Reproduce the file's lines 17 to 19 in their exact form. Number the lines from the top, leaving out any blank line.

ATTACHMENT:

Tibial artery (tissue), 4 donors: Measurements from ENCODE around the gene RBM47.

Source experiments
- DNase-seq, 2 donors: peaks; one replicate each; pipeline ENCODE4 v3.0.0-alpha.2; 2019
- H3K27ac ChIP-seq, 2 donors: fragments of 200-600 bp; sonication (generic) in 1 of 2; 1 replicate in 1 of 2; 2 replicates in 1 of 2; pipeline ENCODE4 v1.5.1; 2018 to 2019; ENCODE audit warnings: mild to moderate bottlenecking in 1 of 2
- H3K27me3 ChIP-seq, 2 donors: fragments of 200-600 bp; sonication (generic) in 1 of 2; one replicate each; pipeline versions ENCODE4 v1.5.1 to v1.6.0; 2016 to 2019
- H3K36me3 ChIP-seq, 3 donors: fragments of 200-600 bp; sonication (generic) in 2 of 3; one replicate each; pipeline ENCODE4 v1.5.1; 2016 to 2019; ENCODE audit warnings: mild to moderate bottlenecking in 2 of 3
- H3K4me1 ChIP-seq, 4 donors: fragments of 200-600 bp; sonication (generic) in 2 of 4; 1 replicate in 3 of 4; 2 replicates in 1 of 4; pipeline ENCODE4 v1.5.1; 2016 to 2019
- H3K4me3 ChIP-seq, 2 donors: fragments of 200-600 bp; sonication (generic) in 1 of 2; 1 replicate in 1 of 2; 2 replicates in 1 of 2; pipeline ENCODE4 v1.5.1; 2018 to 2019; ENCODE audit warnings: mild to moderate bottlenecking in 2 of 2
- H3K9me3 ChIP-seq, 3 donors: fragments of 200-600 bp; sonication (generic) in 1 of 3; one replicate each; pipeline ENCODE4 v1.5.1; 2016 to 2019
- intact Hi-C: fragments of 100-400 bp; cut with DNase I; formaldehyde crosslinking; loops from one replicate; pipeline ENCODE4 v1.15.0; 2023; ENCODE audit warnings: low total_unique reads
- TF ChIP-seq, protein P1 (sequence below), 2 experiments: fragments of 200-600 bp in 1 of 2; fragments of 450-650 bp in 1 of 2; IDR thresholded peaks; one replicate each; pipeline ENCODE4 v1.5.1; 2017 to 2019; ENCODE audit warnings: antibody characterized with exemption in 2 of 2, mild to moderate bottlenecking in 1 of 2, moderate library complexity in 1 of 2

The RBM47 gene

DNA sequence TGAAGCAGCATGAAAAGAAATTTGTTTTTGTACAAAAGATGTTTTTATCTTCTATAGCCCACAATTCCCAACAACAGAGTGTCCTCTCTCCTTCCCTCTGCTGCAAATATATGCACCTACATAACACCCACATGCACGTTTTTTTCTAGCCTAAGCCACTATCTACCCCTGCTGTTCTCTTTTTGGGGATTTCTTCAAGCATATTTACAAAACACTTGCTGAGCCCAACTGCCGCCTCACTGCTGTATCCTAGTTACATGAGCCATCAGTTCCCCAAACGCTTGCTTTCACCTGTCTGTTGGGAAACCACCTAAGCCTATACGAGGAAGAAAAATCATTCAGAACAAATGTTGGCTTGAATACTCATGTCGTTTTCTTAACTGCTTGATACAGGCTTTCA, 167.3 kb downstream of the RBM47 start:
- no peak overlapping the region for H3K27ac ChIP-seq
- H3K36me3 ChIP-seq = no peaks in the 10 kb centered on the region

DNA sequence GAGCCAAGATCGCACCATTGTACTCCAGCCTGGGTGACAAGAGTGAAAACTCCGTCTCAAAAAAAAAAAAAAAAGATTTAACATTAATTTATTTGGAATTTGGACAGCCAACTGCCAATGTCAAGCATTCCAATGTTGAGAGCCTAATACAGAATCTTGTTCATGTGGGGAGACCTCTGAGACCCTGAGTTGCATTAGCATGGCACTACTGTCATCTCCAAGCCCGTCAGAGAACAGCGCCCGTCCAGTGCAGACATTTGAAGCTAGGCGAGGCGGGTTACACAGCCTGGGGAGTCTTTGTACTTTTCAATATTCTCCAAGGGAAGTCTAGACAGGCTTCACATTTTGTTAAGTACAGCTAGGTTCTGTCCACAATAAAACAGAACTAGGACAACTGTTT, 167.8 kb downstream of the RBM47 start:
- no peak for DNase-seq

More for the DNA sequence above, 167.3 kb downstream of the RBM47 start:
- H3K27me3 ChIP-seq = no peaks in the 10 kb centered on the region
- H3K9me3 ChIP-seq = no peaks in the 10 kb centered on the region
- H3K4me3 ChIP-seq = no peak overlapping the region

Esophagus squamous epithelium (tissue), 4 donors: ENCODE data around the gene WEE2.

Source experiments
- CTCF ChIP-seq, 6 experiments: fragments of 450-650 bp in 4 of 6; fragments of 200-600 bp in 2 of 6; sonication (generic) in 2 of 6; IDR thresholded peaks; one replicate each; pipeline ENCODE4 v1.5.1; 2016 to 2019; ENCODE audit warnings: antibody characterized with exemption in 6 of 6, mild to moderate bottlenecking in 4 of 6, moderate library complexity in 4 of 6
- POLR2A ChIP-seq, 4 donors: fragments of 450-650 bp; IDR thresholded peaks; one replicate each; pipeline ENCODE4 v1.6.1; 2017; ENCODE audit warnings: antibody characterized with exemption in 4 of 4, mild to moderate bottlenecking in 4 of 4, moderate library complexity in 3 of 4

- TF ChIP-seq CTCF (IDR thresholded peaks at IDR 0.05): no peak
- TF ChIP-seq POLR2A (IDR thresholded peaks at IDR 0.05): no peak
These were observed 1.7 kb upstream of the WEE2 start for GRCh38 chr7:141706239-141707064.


- no peak for DNase-seq

More for the DNA sequence above, 167.3 kb downstream of the RBM47 start:
- H3K27me3 ChIP-seq = no peaks in the 10 kb centered on the region